UPenn researchers hopeful dogs can sniff out coronavirus

As health officials and politicians continue to prioritize an increase in testing for the novel coronavirus, researchers at the University of Pennsylvania's School of Veterinary Medicine are hoping a new study will help sniff out the disease.

PennVet says scent detection dogs will attempt to tell the difference between lab samples from COVID-19 positive patients and COVID-19 negative patients.

According to the University, dogs have 300 million smell receptors which uniquely positions the animals to aid in disease detection. By comparison, humans have only six million smell receptors.


Over the course of three weeks, Penn says eight scent detection dogs will be trained using coronavirus positive saliva and urine samples. Once it is determined a dog can tell the difference between positive and negative samples in a lab setting, the study will use COVID-19 infected people. 

In many states, only symptomatic patients are able to receive a coronavirus test. PennVet is hopeful the scent detection dogs can identify the virus in asymptomatic carriers.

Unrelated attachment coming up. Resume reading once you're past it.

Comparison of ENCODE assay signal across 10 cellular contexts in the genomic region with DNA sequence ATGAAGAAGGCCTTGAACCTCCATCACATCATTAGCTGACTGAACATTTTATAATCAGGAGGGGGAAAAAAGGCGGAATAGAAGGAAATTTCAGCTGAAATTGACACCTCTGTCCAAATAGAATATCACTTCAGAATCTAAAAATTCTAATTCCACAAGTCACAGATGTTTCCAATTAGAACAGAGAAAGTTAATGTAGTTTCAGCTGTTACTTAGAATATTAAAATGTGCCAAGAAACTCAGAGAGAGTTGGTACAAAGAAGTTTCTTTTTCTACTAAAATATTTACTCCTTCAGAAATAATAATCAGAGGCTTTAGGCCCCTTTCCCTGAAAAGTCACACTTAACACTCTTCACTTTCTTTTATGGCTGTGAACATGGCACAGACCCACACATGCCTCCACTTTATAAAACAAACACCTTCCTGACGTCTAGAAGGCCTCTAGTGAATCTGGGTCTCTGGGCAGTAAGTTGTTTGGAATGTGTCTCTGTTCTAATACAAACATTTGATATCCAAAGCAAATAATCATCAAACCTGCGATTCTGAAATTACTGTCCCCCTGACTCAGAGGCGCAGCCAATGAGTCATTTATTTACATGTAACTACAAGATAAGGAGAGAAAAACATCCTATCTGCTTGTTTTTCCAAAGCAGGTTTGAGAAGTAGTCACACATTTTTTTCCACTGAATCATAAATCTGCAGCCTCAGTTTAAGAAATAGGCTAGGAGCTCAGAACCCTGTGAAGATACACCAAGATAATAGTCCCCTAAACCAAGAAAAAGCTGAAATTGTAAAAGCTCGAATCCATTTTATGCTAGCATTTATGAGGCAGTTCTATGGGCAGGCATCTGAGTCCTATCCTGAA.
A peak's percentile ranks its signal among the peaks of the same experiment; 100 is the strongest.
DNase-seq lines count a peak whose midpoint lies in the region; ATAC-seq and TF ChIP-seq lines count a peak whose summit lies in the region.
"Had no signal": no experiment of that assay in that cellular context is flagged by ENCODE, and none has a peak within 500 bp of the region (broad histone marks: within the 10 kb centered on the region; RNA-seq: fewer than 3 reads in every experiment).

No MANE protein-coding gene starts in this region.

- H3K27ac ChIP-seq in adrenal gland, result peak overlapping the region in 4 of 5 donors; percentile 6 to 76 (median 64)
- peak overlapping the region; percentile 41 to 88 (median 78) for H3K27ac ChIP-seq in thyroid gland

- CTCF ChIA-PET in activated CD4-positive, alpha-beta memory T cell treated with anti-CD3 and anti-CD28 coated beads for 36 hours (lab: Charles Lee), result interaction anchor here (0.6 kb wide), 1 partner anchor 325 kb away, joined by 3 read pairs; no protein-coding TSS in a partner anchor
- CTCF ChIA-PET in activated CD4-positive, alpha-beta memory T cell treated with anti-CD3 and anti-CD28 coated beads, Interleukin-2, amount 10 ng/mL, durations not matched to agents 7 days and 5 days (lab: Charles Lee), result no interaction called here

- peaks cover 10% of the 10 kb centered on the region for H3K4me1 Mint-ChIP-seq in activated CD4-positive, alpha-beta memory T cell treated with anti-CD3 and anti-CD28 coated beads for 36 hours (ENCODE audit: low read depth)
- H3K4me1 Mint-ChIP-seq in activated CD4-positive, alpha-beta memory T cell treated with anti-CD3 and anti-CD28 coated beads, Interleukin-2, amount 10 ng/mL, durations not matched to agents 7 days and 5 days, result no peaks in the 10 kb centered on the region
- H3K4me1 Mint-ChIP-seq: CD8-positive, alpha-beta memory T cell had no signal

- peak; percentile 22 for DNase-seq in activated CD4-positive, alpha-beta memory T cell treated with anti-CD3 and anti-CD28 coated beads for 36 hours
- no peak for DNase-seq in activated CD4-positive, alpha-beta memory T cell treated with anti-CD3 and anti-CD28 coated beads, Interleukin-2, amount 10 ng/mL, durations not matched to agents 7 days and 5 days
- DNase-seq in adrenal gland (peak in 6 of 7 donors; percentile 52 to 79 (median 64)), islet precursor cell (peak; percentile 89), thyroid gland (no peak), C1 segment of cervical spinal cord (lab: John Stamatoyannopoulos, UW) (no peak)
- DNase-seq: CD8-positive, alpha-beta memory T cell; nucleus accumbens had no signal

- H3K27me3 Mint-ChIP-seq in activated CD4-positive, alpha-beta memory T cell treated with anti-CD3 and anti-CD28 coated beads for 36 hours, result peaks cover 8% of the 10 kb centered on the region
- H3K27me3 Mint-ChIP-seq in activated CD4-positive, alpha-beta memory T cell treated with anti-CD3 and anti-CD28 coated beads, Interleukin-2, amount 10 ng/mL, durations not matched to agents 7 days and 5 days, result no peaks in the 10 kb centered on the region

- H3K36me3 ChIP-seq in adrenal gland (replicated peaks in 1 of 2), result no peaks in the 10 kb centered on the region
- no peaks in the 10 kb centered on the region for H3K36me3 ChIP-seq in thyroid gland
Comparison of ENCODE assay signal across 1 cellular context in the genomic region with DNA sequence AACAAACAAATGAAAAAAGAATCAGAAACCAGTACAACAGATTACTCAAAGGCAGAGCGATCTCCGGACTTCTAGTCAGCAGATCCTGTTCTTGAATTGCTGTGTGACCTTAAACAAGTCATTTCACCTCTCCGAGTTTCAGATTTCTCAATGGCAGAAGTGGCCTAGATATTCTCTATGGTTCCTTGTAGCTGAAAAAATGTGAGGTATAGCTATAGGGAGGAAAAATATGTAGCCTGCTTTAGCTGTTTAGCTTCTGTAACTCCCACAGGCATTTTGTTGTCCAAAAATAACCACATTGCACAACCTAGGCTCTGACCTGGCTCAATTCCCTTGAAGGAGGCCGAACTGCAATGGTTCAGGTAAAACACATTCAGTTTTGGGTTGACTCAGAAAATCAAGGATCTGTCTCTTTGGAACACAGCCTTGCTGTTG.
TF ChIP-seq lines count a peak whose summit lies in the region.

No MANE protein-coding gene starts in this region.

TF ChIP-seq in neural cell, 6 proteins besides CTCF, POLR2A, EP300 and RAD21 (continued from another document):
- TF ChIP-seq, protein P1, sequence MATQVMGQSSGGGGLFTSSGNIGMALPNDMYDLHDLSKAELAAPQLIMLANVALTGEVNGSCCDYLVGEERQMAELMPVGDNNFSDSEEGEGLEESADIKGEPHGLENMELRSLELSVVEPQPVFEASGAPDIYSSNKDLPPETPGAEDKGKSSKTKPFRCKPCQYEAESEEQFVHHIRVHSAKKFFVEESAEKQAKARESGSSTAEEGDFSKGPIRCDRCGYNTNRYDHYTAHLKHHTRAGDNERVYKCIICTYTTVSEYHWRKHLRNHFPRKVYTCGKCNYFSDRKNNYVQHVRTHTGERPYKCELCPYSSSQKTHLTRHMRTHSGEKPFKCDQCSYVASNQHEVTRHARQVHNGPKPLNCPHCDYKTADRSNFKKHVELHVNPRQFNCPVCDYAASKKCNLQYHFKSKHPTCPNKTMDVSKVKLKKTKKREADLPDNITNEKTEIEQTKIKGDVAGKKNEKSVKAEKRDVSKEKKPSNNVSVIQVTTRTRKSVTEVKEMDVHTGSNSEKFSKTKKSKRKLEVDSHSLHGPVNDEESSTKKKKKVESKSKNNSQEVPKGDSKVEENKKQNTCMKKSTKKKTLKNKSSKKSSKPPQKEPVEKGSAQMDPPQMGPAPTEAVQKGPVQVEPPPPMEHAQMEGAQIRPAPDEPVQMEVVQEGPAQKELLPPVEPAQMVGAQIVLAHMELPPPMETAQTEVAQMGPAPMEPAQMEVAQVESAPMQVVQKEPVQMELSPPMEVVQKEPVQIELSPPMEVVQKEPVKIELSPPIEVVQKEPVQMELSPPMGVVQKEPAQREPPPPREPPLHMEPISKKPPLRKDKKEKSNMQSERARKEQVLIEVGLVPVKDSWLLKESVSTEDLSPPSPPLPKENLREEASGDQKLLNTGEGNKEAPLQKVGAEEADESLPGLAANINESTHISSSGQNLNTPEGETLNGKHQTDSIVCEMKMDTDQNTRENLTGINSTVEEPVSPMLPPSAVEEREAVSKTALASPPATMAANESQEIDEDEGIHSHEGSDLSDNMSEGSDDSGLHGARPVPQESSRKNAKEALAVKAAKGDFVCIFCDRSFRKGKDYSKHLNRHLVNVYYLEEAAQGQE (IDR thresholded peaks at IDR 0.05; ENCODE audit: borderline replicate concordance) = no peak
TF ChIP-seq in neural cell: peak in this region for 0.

Cynthia Otto, who will head the study, says dogs are able to detect low amounts of organic compounds associated with diseases like ovarian cancer, bacterial infections, and nasal tumors.

"The potential impact of these dogs and their capacity to detect COVID-19 could be substantial," Otto said.

Researchers will collect samples from adults being screened at the Hospital of the University of Pennsylvania. Children's samples will be collected at CHOP.

“This study will harness the dog’s extraordinary ability to support the nation’s COVID-19 surveillance systems, with the goal of reducing community spread,” Otto said.


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